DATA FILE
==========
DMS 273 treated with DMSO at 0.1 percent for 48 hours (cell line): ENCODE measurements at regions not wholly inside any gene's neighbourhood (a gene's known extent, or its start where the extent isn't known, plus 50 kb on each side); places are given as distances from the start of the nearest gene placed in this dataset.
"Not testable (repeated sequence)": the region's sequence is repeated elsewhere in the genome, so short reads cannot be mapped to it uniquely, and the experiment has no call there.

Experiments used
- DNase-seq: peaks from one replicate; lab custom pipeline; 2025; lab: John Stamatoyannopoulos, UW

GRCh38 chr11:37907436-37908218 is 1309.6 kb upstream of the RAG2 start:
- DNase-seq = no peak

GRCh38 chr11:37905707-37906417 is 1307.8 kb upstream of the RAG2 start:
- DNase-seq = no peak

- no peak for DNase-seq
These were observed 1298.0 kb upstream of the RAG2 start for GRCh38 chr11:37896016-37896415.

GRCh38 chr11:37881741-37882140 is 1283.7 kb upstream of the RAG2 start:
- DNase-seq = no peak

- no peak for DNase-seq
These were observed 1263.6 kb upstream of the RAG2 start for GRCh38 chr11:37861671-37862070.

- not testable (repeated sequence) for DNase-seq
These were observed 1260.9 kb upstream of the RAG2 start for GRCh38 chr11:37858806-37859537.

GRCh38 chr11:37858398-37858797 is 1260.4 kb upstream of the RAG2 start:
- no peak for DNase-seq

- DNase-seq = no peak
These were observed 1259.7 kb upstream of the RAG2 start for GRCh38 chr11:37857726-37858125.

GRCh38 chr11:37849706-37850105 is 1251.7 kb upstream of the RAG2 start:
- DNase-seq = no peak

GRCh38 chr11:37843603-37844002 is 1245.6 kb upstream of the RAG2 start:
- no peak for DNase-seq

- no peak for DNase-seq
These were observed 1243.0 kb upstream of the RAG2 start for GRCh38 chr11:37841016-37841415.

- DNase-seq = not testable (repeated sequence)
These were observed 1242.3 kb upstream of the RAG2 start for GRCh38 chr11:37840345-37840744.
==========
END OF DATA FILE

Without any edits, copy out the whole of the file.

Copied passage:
DMS 273 treated with DMSO at 0.1 percent for 48 hours (cell line): ENCODE measurements at regions not wholly inside any gene's neighbourhood (a gene's known extent, or its start where the extent isn't known, plus 50 kb on each side); places are given as distances from the start of the nearest gene placed in this dataset.
"Not testable (repeated sequence)": the region's sequence is repeated elsewhere in the genome, so short reads cannot be mapped to it uniquely, and the experiment has no call there.

Experiments used
- DNase-seq: peaks from one replicate; lab custom pipeline; 2025; lab: John Stamatoyannopoulos, UW

GRCh38 chr11:37907436-37908218 is 1309.6 kb upstream of the RAG2 start:
- DNase-seq = no peak

GRCh38 chr11:37905707-37906417 is 1307.8 kb upstream of the RAG2 start:
- DNase-seq = no peak

- no peak for DNase-seq
These were observed 1298.0 kb upstream of the RAG2 start for GRCh38 chr11:37896016-37896415.

GRCh38 chr11:37881741-37882140 is 1283.7 kb upstream of the RAG2 start:
- DNase-seq = no peak

- no peak for DNase-seq
These were observed 1263.6 kb upstream of the RAG2 start for GRCh38 chr11:37861671-37862070.

- not testable (repeated sequence) for DNase-seq
These were observed 1260.9 kb upstream of the RAG2 start for GRCh38 chr11:37858806-37859537.

GRCh38 chr11:37858398-37858797 is 1260.4 kb upstream of the RAG2 start:
- no peak for DNase-seq

- DNase-seq = no peak
These were observed 1259.7 kb upstream of the RAG2 start for GRCh38 chr11:37857726-37858125.

GRCh38 chr11:37849706-37850105 is 1251.7 kb upstream of the RAG2 start:
- DNase-seq = no peak

GRCh38 chr11:37843603-37844002 is 1245.6 kb upstream of the RAG2 start:
- no peak for DNase-seq

- no peak for DNase-seq
These were observed 1243.0 kb upstream of the RAG2 start for GRCh38 chr11:37841016-37841415.

- DNase-seq = not testable (repeated sequence)
These were observed 1242.3 kb upstream of the RAG2 start for GRCh38 chr11:37840345-37840744.